Specific dosage of sickle cell drug increases survival rate
An analysis by National Institutes of Health researchers has shown that people with sickle cell anemia who took the drug hydroxyurea at the recommended dose had higher survival rates than those who took less than the recommended dose. The findings appear in the journal PLOS ONE.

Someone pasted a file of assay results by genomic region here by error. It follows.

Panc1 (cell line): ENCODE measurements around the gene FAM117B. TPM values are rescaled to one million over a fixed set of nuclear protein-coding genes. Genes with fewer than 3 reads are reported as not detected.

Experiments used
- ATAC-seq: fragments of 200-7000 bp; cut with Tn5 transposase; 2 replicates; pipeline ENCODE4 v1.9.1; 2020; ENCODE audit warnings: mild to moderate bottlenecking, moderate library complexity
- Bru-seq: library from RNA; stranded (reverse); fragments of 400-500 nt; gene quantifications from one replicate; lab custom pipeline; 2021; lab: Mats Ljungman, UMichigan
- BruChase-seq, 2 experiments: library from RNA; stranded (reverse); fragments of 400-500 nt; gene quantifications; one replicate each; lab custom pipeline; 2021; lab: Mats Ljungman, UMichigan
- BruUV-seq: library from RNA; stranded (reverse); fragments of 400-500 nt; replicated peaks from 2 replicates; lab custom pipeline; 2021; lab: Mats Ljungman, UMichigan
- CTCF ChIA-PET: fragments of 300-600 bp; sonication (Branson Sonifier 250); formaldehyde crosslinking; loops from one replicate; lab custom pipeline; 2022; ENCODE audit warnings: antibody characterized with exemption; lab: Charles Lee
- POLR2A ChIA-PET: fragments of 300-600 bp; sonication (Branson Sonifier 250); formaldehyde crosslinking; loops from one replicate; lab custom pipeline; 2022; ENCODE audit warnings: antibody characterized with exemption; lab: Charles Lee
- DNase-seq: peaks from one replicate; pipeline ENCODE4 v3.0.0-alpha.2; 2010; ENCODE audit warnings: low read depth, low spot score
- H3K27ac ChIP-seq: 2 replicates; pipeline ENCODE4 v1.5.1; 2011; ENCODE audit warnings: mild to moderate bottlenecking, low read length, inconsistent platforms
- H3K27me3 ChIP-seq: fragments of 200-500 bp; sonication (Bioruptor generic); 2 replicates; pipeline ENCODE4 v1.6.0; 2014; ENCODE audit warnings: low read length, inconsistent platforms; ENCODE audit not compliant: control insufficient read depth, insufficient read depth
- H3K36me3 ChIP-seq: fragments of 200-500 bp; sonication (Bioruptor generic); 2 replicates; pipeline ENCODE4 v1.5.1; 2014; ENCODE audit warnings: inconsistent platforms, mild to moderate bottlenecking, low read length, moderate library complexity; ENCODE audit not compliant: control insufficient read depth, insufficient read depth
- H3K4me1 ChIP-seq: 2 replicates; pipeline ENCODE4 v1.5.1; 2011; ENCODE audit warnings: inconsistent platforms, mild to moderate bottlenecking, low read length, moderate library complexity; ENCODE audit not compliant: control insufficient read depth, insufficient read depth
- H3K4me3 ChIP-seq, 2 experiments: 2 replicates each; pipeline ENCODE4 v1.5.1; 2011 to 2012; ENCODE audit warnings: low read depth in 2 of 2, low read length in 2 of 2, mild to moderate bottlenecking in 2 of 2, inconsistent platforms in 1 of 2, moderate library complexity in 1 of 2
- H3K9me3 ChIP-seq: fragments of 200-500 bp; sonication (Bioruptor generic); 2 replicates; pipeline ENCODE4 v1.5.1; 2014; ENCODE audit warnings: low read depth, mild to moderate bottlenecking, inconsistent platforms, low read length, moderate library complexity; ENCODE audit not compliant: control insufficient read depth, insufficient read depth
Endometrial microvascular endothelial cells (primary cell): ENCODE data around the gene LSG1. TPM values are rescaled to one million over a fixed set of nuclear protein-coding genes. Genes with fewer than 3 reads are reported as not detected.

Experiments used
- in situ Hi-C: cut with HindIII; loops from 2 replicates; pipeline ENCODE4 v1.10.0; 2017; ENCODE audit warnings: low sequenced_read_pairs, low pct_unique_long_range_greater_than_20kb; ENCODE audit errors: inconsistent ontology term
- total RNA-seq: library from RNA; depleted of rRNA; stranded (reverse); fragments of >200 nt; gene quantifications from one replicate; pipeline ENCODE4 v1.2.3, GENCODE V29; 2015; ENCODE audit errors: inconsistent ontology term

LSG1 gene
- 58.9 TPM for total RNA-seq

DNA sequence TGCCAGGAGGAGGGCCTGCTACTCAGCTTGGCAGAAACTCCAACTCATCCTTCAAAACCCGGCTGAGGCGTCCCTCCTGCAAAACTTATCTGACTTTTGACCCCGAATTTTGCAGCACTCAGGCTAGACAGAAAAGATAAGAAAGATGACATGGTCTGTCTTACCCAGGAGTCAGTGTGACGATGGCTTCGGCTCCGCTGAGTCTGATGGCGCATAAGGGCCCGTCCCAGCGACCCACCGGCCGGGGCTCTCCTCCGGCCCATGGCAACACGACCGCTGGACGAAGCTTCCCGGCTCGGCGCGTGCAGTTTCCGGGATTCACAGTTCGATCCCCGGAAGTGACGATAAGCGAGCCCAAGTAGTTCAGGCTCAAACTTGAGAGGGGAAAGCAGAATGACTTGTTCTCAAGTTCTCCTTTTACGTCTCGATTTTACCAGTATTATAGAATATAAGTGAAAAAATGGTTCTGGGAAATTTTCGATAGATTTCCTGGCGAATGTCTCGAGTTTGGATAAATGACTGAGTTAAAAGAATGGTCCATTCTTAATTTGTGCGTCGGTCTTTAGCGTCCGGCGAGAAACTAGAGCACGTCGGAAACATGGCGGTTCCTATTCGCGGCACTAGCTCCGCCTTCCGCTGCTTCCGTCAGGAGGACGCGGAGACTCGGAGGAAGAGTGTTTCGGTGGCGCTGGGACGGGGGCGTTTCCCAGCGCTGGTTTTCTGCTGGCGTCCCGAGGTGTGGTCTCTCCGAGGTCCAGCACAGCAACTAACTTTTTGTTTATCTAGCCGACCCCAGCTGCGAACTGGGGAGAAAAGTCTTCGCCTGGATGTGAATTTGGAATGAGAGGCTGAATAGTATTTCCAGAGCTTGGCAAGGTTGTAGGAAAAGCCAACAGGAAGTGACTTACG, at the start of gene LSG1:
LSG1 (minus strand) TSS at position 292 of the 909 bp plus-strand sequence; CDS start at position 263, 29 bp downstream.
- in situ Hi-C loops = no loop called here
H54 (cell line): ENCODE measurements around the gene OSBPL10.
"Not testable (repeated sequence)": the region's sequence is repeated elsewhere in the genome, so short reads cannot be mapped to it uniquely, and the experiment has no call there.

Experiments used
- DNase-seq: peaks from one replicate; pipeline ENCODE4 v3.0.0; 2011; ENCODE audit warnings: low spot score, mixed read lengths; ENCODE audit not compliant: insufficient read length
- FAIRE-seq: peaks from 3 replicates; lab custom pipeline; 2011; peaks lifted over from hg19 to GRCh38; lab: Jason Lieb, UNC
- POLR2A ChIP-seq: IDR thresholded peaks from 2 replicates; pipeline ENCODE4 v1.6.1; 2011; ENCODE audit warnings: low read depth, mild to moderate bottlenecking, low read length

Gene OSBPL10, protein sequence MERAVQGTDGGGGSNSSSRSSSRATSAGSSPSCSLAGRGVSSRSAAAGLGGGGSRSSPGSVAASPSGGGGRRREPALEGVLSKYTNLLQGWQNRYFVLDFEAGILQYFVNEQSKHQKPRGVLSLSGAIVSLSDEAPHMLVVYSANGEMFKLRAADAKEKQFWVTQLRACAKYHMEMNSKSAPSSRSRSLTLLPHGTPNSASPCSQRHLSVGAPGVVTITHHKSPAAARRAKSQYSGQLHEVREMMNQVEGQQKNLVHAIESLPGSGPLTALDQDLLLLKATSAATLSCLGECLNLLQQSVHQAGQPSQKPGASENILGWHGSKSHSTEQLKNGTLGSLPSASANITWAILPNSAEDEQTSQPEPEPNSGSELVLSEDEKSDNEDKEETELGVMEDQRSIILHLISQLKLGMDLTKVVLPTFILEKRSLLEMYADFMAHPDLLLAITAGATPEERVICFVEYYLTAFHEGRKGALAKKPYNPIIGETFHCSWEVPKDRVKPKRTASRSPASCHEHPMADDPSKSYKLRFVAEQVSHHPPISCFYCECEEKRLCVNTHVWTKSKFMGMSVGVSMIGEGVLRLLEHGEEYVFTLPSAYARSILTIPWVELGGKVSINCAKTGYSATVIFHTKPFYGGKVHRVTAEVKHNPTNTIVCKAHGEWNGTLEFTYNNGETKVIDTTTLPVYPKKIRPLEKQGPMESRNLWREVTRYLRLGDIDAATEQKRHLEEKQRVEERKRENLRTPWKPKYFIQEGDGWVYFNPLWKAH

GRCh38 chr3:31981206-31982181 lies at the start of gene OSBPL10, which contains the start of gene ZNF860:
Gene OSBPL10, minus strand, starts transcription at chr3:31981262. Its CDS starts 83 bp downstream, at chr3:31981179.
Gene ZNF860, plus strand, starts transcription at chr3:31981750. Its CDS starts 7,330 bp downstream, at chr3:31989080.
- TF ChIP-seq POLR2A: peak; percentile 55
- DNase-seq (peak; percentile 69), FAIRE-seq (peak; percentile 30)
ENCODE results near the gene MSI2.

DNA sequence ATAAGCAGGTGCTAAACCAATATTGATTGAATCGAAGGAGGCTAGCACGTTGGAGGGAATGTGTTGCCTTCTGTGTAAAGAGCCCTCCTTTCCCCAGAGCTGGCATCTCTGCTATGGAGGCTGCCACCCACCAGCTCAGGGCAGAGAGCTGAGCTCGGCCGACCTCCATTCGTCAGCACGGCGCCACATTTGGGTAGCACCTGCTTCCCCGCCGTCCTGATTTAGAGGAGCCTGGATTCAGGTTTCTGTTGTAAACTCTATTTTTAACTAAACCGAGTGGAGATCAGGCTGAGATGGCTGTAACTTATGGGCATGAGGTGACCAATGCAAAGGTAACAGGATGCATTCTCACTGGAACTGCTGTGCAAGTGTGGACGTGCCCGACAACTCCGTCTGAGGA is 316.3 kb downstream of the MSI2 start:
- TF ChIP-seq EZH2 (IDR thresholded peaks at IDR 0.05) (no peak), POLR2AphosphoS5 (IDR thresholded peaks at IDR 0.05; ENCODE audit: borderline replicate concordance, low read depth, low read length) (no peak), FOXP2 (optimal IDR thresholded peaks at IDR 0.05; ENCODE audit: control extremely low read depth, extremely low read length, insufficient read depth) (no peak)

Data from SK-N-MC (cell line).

Researchers at the National Heart, Lung and Blood Institute (NHLBI) and the National Institute of Diabetes and Digestive and Kidney Diseases reviewed data from 383 people who came to NIH for treatment or evaluation for sickle cell anemia between 2001 and 2010. The study found that 66 percent of people were taking hydroxyurea. Of the group taking hydroxyurea, only two-thirds (or 44 percent of all patients) were using doses high enough to fall within the recommended range. People taking the recommended dose were 64 percent less likely to die from sickle cell anemia compared to those not taking hydroxyurea. This survival benefit was not observed in those taking less than the recommended dose of hydroxyurea. Hydroxyurea is the only FDA-approved drug to treat sickle cell anemia, a rare blood disorder.
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